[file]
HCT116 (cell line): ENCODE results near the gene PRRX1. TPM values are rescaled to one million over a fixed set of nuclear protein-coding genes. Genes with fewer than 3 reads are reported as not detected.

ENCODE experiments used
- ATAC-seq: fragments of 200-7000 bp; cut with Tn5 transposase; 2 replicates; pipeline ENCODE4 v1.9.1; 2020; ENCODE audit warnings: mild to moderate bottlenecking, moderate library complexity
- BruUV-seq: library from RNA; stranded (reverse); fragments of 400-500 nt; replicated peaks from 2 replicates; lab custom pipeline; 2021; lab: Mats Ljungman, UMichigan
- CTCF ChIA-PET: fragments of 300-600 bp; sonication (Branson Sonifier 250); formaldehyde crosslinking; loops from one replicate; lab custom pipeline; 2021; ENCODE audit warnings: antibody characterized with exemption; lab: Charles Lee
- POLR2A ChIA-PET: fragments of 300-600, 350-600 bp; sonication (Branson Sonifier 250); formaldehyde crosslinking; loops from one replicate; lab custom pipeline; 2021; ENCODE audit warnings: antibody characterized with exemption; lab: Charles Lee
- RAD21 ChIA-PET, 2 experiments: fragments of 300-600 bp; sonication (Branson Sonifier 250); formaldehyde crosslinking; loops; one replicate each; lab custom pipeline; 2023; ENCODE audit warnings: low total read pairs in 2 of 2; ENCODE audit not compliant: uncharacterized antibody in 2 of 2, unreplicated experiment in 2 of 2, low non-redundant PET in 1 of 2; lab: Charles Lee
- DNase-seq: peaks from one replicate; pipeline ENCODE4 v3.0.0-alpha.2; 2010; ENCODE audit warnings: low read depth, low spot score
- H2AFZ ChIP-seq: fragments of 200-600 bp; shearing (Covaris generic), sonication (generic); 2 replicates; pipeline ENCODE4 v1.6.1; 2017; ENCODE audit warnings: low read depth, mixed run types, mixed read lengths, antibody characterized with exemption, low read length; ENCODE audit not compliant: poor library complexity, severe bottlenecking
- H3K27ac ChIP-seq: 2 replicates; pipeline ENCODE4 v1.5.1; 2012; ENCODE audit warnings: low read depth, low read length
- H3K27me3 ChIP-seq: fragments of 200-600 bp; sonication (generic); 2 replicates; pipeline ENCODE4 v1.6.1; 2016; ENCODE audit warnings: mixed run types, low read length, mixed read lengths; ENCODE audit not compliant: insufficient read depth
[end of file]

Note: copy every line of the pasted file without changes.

HCT116 (cell line): ENCODE results near the gene PRRX1. TPM values are rescaled to one million over a fixed set of nuclear protein-coding genes. Genes with fewer than 3 reads are reported as not detected.

ENCODE experiments used
- ATAC-seq: fragments of 200-7000 bp; cut with Tn5 transposase; 2 replicates; pipeline ENCODE4 v1.9.1; 2020; ENCODE audit warnings: mild to moderate bottlenecking, moderate library complexity
- BruUV-seq: library from RNA; stranded (reverse); fragments of 400-500 nt; replicated peaks from 2 replicates; lab custom pipeline; 2021; lab: Mats Ljungman, UMichigan
- CTCF ChIA-PET: fragments of 300-600 bp; sonication (Branson Sonifier 250); formaldehyde crosslinking; loops from one replicate; lab custom pipeline; 2021; ENCODE audit warnings: antibody characterized with exemption; lab: Charles Lee
- POLR2A ChIA-PET: fragments of 300-600, 350-600 bp; sonication (Branson Sonifier 250); formaldehyde crosslinking; loops from one replicate; lab custom pipeline; 2021; ENCODE audit warnings: antibody characterized with exemption; lab: Charles Lee
- RAD21 ChIA-PET, 2 experiments: fragments of 300-600 bp; sonication (Branson Sonifier 250); formaldehyde crosslinking; loops; one replicate each; lab custom pipeline; 2023; ENCODE audit warnings: low total read pairs in 2 of 2; ENCODE audit not compliant: uncharacterized antibody in 2 of 2, unreplicated experiment in 2 of 2, low non-redundant PET in 1 of 2; lab: Charles Lee
- DNase-seq: peaks from one replicate; pipeline ENCODE4 v3.0.0-alpha.2; 2010; ENCODE audit warnings: low read depth, low spot score
- H2AFZ ChIP-seq: fragments of 200-600 bp; shearing (Covaris generic), sonication (generic); 2 replicates; pipeline ENCODE4 v1.6.1; 2017; ENCODE audit warnings: low read depth, mixed run types, mixed read lengths, antibody characterized with exemption, low read length; ENCODE audit not compliant: poor library complexity, severe bottlenecking
- H3K27ac ChIP-seq: 2 replicates; pipeline ENCODE4 v1.5.1; 2012; ENCODE audit warnings: low read depth, low read length
- H3K27me3 ChIP-seq: fragments of 200-600 bp; sonication (generic); 2 replicates; pipeline ENCODE4 v1.6.1; 2016; ENCODE audit warnings: mixed run types, low read length, mixed read lengths; ENCODE audit not compliant: insufficient read depth